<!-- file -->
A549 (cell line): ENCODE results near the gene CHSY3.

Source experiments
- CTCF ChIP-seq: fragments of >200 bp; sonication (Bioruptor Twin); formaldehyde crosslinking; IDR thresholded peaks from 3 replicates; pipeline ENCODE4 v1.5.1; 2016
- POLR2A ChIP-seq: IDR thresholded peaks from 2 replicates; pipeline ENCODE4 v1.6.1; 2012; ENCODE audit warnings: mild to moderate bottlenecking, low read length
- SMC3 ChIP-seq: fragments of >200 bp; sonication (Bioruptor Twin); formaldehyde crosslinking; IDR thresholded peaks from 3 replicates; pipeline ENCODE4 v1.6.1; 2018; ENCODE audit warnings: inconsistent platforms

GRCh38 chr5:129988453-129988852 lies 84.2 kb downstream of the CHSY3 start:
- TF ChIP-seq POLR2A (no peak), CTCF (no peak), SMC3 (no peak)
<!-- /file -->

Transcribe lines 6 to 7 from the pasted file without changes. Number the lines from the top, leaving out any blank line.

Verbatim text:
GRCh38 chr5:129988453-129988852 lies 84.2 kb downstream of the CHSY3 start:
- TF ChIP-seq POLR2A (no peak), CTCF (no peak), SMC3 (no peak)